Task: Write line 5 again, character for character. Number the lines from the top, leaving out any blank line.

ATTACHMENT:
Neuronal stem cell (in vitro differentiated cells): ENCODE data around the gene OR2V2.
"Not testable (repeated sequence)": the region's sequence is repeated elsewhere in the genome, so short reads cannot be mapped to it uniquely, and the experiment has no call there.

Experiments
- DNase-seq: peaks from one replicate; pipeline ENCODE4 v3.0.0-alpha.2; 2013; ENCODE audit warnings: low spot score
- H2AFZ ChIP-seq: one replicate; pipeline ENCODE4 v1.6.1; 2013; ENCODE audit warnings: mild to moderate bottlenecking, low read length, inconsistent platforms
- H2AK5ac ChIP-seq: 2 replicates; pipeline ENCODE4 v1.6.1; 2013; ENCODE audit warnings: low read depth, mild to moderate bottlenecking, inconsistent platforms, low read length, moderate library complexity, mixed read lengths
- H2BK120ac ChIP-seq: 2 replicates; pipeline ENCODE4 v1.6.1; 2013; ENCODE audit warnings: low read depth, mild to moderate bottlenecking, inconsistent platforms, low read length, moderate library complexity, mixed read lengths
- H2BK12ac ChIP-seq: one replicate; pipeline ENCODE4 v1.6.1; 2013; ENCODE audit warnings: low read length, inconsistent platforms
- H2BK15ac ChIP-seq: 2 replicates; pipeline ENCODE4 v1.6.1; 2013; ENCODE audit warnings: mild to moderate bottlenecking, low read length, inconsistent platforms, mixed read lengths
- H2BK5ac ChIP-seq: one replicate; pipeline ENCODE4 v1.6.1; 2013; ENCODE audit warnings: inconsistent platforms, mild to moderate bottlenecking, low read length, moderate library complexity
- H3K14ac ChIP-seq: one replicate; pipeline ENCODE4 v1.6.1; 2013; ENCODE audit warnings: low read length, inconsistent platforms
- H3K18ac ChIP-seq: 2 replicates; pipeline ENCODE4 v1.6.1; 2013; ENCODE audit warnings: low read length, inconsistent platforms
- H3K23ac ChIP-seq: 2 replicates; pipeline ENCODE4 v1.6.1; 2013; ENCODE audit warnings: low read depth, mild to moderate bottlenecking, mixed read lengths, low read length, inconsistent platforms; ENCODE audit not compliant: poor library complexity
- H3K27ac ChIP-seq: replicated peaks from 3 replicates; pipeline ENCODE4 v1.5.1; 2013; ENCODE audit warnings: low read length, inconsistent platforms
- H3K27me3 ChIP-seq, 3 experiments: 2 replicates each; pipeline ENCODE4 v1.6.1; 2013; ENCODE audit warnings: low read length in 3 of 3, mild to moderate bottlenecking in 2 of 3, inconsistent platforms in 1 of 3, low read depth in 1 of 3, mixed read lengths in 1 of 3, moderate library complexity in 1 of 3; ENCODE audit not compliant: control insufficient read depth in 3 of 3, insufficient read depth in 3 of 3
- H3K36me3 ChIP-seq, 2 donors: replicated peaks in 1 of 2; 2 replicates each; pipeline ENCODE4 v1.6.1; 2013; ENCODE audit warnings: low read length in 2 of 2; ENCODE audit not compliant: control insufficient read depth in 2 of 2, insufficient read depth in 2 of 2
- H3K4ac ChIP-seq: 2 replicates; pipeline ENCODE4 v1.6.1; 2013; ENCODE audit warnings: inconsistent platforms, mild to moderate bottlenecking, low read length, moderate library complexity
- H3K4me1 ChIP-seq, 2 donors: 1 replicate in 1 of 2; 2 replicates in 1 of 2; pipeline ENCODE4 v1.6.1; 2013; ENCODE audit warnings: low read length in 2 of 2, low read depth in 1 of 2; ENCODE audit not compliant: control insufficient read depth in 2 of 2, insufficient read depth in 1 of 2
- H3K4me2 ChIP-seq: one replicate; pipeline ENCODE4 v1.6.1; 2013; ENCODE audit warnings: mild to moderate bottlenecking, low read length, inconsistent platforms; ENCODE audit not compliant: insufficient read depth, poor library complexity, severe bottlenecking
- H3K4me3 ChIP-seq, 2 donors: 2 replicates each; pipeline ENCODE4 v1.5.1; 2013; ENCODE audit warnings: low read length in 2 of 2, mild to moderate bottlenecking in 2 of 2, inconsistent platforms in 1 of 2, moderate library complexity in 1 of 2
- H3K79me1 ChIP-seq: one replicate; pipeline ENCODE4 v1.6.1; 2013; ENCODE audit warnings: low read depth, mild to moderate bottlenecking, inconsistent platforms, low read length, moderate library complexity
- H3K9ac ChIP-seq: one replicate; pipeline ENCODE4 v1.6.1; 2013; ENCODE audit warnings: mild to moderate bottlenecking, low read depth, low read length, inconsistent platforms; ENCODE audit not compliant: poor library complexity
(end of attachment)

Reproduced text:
- H2AFZ ChIP-seq: one replicate; pipeline ENCODE4 v1.6.1; 2013; ENCODE audit warnings: mild to moderate bottlenecking, low read length, inconsistent platforms